A small group of Minnesotans stood alongside lawmakers Monday and gripped portraits of loved ones lost to distracted drivers, in what has become a somber ritual inside the State Capitol.

But what has been a decadelong push for some moved to its closest point yet to becoming law later in the day. By a 106-21 vote, the House approved a measure Monday night requiring drivers to use hands-free technology while making phone calls or sending text messages.

If the measure becomes law, Minnesota would join 16 states and the District of Columbia in banning cellphone use by motorists unless they use active hands-free technology while they drive.

Watching closely was John Dudley, whose son, Andrew, was killed five weeks before he was set to graduate from high school in St. Louis Park. Karin Ilg joined him, describing how she now hands out pieces of the wreckage from her husband’s fatal bike collision to remind teens of the consequences of taking their eyes off the road.

And Vijay Dixit again returned to the Capitol, where he has called for change for so long that he refers to himself as the “senior citizen” of grieving relatives.

“It happens to anyone — it happens to me, it happens to many of my friends and it happens to you if you don’t take any action,” Dixit said before the House vote. “I don’t want you to suffer what we suffered.”

Dixit’s daughter, Shreya Dixit, was just 19 and a University of Wisconsin sophomore studying international business when she was killed while driving from Madison back home to visit her family.

As he spoke, Vijay Dixit pointed to a graph charting the number of Minnesotans lost to traffic fatalities in recent years. He also held a portrait of Shreya: “This is my daughter — this is the face of that person who I am grieving for,” Dixit said.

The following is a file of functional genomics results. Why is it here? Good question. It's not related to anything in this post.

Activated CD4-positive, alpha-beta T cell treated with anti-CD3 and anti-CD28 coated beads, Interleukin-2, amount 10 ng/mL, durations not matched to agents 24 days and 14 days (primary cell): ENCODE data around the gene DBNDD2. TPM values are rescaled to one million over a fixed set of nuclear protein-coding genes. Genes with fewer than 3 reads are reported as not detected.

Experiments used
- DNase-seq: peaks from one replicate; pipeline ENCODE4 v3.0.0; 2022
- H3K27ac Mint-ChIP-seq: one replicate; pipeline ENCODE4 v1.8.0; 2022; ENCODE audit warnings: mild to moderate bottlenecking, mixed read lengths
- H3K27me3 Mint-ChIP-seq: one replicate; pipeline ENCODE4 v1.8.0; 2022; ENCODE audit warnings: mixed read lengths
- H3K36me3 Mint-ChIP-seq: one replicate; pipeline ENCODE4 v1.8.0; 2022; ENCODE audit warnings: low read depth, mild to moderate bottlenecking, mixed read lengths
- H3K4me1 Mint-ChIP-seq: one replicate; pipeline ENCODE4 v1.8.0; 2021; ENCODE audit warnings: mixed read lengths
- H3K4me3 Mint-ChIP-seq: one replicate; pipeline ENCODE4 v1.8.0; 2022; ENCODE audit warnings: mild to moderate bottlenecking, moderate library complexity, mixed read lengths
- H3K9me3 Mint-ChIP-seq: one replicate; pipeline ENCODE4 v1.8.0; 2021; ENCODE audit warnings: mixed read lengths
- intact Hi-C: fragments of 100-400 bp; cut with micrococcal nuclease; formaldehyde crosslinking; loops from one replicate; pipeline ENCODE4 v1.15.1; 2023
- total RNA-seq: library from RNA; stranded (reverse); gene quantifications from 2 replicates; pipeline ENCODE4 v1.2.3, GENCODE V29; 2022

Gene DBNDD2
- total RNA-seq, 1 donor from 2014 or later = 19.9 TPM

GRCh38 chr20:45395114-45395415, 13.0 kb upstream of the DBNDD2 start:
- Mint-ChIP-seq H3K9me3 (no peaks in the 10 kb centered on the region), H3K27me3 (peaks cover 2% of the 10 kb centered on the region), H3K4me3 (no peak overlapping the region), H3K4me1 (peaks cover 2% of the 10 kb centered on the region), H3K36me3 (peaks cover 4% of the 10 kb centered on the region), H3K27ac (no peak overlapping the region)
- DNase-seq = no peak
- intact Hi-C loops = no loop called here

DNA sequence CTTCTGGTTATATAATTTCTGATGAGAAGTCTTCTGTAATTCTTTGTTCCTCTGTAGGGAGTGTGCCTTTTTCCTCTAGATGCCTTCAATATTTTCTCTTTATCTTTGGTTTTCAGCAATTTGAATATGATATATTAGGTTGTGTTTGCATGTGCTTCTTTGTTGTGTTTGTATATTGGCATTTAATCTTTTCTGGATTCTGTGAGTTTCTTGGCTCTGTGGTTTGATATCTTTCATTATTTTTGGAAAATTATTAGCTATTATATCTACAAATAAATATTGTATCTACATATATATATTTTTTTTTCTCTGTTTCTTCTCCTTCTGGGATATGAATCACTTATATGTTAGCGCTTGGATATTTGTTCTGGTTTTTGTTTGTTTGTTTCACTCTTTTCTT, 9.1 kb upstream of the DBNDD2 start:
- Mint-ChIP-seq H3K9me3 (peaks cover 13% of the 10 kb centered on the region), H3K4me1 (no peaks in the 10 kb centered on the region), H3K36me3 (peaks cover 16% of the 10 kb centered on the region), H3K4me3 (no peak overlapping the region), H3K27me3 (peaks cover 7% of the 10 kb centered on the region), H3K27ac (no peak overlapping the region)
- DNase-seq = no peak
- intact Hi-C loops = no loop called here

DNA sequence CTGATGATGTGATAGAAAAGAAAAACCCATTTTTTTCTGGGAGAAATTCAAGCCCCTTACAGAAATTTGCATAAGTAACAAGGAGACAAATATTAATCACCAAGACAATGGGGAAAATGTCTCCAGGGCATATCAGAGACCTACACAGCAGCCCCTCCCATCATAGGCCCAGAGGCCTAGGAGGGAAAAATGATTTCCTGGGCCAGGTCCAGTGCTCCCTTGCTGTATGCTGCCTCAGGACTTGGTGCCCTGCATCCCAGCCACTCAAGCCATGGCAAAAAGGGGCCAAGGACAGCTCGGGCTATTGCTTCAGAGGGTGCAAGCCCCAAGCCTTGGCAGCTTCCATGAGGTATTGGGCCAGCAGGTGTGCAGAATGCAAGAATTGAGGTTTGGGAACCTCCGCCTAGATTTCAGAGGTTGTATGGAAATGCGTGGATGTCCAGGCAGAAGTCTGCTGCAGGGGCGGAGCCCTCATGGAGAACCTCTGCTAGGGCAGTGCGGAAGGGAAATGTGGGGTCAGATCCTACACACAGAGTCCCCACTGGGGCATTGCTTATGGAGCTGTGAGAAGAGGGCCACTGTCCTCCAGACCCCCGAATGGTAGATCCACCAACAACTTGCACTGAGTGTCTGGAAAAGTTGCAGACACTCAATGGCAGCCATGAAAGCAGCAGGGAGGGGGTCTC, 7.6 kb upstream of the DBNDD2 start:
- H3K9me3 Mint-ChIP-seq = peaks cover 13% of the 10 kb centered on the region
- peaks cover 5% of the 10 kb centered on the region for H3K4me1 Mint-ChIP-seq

If the measure becomes law in some form after the Senate takes it up later in the session, Minnesota would join a growing cadre of states and local jurisdictions taking up the challenge of driving habits in the age of hand-held technology. Minnesota Gov. Tim Walz supports the legislation.

Minnesota Department of Public Safety crash figures show that cellphones or electronic devices factored into one in five serious injuries or deaths caused by distracted driving in 2016 and 2017, the most recent data available. The National Highway Traffic Safety Administration has found that most states that passed hands-free laws recorded drops in fatalities within two years.

“We know this bill saves lives,” said Rep. Frank Hornstein, D-Minneapolis, the bill’s chief sponsor. “We rarely have an opportunity to pass legislation with such a direct correlation with the saving or reductions in fatalities and injuries on the roadways.”

The House bill includes exceptions in emergency situations and allows drivers to use one-touch activation features on their cellphones. The Senate version, meanwhile, still allows for the use of popular GPS navigation and traffic apps while driving.

Sen. Scott Newman, R-Hutchinson, said that the GPS concession came following concerns from some Senate colleagues about restricting access to apps used for navigating traffic.

Though some State Patrol officials preferred that GPS usage be restricted alongside phone calls and text messaging, Newman said law enforcement leaders placed a priority on getting some form of hands-free legislation passed this session.

“Most of the violations occur because of making a telephone call or texting,” Newman said. “A very small percentage would be GPS. So if we can pass a bill and we can take care of the vast majority of the problem, let’s take it.”

Hornstein acknowledged that the measure would not eliminate all forms of distraction, but both he and Newman described the legislation as an important step toward shifting cultural norms and discouraging the use of cellphones while driving.

“We have emphasized throughout this project that hands-free is not distraction-free,” Hornstein said. “And we believe this is a major step forward because the data does indicate numerous studies that fatalities have been reduced. But really, the bottom line is if you drive, don’t use your phone.”